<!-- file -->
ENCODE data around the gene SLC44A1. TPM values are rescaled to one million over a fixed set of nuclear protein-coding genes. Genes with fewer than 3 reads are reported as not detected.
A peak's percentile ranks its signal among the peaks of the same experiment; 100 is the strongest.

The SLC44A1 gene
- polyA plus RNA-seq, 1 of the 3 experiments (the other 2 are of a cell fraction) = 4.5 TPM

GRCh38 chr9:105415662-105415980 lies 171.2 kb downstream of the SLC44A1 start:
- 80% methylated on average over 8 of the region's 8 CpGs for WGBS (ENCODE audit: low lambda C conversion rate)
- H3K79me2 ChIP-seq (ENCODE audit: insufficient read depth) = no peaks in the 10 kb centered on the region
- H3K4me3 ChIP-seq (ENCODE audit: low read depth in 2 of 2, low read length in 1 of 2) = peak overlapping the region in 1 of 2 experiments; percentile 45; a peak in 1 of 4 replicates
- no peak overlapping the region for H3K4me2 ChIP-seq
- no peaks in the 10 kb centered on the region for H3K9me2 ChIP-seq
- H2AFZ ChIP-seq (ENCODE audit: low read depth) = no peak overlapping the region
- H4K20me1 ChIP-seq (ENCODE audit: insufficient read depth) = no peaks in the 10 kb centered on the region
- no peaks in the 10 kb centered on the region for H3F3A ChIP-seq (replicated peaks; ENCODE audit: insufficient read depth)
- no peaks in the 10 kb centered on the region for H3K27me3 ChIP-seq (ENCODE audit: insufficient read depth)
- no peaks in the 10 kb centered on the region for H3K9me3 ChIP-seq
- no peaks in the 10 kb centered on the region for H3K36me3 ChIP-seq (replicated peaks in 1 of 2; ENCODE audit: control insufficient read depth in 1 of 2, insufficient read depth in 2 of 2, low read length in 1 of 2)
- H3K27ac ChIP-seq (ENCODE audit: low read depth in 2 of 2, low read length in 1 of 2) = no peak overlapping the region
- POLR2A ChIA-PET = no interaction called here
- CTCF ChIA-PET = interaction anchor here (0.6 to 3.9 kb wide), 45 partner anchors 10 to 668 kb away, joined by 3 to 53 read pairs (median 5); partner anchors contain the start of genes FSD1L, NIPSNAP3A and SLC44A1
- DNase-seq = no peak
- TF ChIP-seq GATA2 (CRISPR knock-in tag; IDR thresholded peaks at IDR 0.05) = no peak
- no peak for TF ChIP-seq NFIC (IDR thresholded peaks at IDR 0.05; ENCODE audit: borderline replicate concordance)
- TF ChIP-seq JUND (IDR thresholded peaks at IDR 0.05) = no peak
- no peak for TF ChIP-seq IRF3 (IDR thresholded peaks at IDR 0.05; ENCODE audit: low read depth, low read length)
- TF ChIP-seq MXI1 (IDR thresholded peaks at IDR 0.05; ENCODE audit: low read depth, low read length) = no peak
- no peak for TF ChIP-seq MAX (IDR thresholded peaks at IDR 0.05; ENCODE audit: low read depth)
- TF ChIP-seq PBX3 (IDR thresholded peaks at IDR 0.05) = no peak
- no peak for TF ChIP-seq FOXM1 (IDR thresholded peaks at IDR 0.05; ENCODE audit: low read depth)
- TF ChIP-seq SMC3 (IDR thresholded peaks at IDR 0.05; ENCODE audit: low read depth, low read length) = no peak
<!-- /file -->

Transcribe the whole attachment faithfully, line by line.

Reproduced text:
ENCODE data around the gene SLC44A1. TPM values are rescaled to one million over a fixed set of nuclear protein-coding genes. Genes with fewer than 3 reads are reported as not detected.
A peak's percentile ranks its signal among the peaks of the same experiment; 100 is the strongest.

The SLC44A1 gene
- polyA plus RNA-seq, 1 of the 3 experiments (the other 2 are of a cell fraction) = 4.5 TPM

GRCh38 chr9:105415662-105415980 lies 171.2 kb downstream of the SLC44A1 start:
- 80% methylated on average over 8 of the region's 8 CpGs for WGBS (ENCODE audit: low lambda C conversion rate)
- H3K79me2 ChIP-seq (ENCODE audit: insufficient read depth) = no peaks in the 10 kb centered on the region
- H3K4me3 ChIP-seq (ENCODE audit: low read depth in 2 of 2, low read length in 1 of 2) = peak overlapping the region in 1 of 2 experiments; percentile 45; a peak in 1 of 4 replicates
- no peak overlapping the region for H3K4me2 ChIP-seq
- no peaks in the 10 kb centered on the region for H3K9me2 ChIP-seq
- H2AFZ ChIP-seq (ENCODE audit: low read depth) = no peak overlapping the region
- H4K20me1 ChIP-seq (ENCODE audit: insufficient read depth) = no peaks in the 10 kb centered on the region
- no peaks in the 10 kb centered on the region for H3F3A ChIP-seq (replicated peaks; ENCODE audit: insufficient read depth)
- no peaks in the 10 kb centered on the region for H3K27me3 ChIP-seq (ENCODE audit: insufficient read depth)
- no peaks in the 10 kb centered on the region for H3K9me3 ChIP-seq
- no peaks in the 10 kb centered on the region for H3K36me3 ChIP-seq (replicated peaks in 1 of 2; ENCODE audit: control insufficient read depth in 1 of 2, insufficient read depth in 2 of 2, low read length in 1 of 2)
- H3K27ac ChIP-seq (ENCODE audit: low read depth in 2 of 2, low read length in 1 of 2) = no peak overlapping the region
- POLR2A ChIA-PET = no interaction called here
- CTCF ChIA-PET = interaction anchor here (0.6 to 3.9 kb wide), 45 partner anchors 10 to 668 kb away, joined by 3 to 53 read pairs (median 5); partner anchors contain the start of genes FSD1L, NIPSNAP3A and SLC44A1
- DNase-seq = no peak
- TF ChIP-seq GATA2 (CRISPR knock-in tag; IDR thresholded peaks at IDR 0.05) = no peak
- no peak for TF ChIP-seq NFIC (IDR thresholded peaks at IDR 0.05; ENCODE audit: borderline replicate concordance)
- TF ChIP-seq JUND (IDR thresholded peaks at IDR 0.05) = no peak
- no peak for TF ChIP-seq IRF3 (IDR thresholded peaks at IDR 0.05; ENCODE audit: low read depth, low read length)
- TF ChIP-seq MXI1 (IDR thresholded peaks at IDR 0.05; ENCODE audit: low read depth, low read length) = no peak
- no peak for TF ChIP-seq MAX (IDR thresholded peaks at IDR 0.05; ENCODE audit: low read depth)
- TF ChIP-seq PBX3 (IDR thresholded peaks at IDR 0.05) = no peak
- no peak for TF ChIP-seq FOXM1 (IDR thresholded peaks at IDR 0.05; ENCODE audit: low read depth)
- TF ChIP-seq SMC3 (IDR thresholded peaks at IDR 0.05; ENCODE audit: low read depth, low read length) = no peak